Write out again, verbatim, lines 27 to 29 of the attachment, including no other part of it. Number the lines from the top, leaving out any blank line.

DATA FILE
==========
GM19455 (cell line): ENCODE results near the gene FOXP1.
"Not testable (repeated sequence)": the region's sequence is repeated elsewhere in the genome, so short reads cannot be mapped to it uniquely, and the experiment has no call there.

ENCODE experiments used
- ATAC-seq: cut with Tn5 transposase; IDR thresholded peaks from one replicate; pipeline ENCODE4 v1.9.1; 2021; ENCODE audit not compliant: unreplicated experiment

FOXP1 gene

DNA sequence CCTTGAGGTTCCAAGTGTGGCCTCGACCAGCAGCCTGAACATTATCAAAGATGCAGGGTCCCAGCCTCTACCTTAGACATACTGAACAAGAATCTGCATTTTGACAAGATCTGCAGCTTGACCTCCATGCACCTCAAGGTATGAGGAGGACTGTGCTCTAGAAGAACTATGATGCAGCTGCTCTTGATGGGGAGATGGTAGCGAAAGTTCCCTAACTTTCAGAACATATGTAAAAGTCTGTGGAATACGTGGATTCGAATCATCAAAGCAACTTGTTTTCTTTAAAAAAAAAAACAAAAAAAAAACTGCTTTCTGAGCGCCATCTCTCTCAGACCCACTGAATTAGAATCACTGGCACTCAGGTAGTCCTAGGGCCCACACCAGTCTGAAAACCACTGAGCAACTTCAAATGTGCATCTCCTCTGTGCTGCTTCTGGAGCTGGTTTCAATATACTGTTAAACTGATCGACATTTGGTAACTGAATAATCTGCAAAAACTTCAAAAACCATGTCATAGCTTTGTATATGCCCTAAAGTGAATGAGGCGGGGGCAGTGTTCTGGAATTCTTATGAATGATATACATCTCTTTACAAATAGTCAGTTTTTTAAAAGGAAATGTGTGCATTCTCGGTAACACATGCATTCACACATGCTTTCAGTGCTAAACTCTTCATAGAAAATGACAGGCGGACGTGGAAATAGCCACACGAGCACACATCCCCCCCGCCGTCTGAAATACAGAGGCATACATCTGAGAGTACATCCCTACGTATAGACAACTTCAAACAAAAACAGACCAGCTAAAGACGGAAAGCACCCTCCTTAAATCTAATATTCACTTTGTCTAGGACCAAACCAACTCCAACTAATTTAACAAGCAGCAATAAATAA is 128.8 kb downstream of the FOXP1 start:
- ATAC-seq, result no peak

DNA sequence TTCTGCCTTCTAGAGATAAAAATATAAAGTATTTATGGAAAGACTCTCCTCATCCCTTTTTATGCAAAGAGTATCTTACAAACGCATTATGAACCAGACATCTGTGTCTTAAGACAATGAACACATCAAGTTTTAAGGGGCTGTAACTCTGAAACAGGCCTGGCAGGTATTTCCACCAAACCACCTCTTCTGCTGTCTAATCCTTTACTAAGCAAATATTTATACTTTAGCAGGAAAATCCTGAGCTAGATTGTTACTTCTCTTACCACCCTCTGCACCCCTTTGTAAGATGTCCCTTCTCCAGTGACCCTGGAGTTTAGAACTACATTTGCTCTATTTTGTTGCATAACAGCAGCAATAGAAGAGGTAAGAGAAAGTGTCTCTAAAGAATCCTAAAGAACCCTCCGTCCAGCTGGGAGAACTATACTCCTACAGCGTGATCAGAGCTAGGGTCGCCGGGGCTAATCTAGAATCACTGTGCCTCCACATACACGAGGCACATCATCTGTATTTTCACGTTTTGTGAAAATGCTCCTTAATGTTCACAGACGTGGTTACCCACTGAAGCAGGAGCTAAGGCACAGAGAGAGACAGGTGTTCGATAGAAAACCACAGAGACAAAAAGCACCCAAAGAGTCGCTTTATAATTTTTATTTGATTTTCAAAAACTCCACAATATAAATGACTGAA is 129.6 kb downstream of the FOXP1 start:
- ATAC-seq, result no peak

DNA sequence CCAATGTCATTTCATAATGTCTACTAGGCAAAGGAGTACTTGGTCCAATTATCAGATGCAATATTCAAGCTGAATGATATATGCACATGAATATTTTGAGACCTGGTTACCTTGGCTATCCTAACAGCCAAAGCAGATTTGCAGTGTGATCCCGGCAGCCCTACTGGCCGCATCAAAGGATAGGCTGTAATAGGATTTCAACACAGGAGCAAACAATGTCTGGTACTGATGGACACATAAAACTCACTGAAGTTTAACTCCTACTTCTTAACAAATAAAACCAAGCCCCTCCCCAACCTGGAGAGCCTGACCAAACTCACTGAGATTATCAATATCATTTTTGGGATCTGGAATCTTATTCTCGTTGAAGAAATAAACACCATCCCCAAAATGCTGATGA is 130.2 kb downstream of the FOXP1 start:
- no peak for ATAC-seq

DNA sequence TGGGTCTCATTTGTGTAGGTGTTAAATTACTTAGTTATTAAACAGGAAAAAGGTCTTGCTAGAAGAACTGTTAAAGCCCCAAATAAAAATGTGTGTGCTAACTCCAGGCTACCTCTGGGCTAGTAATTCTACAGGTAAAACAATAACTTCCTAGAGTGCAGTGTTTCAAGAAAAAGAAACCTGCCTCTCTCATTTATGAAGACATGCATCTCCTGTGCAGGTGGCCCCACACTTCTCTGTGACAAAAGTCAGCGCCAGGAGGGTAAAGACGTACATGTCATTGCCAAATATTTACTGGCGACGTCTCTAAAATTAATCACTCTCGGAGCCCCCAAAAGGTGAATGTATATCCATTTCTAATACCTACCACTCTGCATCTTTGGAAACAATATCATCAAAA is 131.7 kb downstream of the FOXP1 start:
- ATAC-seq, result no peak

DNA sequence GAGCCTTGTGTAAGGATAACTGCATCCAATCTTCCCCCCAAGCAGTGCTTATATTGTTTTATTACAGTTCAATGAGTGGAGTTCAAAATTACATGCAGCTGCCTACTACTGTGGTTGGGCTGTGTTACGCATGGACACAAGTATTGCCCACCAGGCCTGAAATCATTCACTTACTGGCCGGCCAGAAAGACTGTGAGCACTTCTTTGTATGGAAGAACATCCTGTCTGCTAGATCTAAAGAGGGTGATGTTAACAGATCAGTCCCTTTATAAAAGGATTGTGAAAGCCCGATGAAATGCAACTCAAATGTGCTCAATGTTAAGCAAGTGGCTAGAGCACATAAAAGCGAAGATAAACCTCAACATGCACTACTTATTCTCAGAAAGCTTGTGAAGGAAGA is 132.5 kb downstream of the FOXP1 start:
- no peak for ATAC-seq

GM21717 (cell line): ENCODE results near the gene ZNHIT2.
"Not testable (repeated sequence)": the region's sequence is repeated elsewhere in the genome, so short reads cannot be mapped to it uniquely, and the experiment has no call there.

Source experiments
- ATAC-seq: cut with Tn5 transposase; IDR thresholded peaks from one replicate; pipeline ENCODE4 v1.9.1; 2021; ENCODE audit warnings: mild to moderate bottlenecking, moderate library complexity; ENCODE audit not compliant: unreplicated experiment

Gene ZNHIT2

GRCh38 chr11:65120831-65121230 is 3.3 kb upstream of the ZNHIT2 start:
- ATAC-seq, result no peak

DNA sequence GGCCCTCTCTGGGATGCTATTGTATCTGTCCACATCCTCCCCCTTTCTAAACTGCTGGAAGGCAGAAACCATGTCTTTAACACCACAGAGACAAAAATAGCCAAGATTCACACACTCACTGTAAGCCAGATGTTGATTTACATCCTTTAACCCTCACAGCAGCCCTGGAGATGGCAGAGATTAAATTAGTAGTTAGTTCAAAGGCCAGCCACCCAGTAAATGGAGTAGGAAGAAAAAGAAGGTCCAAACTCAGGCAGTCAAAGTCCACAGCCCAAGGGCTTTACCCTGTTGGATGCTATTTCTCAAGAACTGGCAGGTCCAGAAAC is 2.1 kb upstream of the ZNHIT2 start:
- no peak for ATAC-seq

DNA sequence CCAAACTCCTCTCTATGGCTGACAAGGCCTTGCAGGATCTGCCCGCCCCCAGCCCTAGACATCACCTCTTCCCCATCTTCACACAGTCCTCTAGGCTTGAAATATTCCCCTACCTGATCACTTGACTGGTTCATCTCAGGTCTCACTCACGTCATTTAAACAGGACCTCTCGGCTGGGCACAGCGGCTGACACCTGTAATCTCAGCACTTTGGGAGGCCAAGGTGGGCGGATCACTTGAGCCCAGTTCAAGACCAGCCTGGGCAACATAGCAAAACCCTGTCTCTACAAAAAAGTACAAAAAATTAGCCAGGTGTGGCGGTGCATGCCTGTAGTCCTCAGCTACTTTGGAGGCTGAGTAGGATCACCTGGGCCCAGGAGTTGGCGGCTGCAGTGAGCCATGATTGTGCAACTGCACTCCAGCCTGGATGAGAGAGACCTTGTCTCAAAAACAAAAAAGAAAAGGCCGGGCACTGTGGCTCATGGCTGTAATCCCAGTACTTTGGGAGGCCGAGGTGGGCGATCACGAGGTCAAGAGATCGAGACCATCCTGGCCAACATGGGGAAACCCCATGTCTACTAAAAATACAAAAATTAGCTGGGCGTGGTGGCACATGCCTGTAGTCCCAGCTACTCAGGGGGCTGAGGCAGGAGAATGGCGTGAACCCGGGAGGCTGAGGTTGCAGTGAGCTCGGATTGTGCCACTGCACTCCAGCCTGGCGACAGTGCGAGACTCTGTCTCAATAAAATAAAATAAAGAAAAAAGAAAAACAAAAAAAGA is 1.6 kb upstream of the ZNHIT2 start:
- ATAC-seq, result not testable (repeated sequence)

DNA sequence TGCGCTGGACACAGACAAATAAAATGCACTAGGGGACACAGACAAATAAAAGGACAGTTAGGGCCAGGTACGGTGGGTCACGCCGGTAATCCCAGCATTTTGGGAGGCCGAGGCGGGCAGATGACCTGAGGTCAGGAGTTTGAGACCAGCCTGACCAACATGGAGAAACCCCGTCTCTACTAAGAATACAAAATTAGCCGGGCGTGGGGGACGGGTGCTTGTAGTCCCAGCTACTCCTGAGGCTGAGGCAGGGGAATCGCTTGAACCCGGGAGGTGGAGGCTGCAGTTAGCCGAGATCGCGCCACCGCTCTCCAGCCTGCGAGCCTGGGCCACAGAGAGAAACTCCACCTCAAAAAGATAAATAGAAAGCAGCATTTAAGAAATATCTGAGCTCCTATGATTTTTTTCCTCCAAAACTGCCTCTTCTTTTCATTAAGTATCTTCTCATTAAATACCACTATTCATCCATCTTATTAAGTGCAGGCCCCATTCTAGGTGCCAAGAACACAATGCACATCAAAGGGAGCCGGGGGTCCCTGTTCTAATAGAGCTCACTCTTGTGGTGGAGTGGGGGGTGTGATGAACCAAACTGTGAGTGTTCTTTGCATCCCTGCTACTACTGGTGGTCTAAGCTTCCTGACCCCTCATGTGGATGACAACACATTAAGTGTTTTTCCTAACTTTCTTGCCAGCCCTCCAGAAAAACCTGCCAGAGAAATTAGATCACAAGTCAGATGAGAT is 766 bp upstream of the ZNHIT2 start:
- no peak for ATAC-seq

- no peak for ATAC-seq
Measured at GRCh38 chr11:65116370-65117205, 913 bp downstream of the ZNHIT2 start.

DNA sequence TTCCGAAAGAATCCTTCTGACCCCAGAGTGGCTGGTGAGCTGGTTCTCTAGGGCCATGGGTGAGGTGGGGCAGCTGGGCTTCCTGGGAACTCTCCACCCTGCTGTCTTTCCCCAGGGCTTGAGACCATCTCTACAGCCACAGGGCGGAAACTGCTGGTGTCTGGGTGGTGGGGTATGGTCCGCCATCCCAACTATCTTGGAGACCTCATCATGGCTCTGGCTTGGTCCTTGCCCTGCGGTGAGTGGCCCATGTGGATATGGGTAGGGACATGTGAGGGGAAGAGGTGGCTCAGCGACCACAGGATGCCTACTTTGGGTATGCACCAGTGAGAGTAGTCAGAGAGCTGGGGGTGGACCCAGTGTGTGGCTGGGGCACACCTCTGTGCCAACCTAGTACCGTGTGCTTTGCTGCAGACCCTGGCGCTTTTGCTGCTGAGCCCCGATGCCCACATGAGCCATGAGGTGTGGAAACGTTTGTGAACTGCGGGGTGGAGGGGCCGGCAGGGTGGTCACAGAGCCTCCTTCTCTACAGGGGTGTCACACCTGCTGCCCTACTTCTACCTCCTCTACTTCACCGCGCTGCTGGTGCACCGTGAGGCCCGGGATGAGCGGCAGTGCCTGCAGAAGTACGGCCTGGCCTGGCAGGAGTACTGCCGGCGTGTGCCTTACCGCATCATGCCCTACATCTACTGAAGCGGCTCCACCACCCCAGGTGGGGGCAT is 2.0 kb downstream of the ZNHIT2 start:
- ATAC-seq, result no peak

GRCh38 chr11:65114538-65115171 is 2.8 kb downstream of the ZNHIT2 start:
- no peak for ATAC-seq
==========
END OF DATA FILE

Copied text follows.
DNA sequence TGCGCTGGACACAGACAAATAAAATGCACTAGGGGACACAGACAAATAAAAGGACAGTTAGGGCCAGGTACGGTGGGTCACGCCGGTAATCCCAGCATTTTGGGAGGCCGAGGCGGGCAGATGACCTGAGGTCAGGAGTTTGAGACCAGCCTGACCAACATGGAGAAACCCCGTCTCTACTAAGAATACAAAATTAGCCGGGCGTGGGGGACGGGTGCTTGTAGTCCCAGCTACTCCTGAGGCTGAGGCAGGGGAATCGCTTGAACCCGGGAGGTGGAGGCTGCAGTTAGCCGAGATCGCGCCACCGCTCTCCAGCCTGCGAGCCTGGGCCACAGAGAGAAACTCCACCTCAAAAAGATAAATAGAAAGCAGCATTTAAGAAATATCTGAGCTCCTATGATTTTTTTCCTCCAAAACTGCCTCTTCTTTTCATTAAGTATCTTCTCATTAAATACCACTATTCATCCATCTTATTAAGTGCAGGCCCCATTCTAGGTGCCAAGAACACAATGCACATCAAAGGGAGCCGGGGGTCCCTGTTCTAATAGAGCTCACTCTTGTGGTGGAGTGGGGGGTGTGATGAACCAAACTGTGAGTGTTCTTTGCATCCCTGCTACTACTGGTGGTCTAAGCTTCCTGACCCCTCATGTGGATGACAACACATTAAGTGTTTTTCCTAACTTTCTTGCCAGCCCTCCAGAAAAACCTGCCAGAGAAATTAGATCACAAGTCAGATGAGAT is 766 bp upstream of the ZNHIT2 start:
- no peak for ATAC-seq

- no peak for ATAC-seq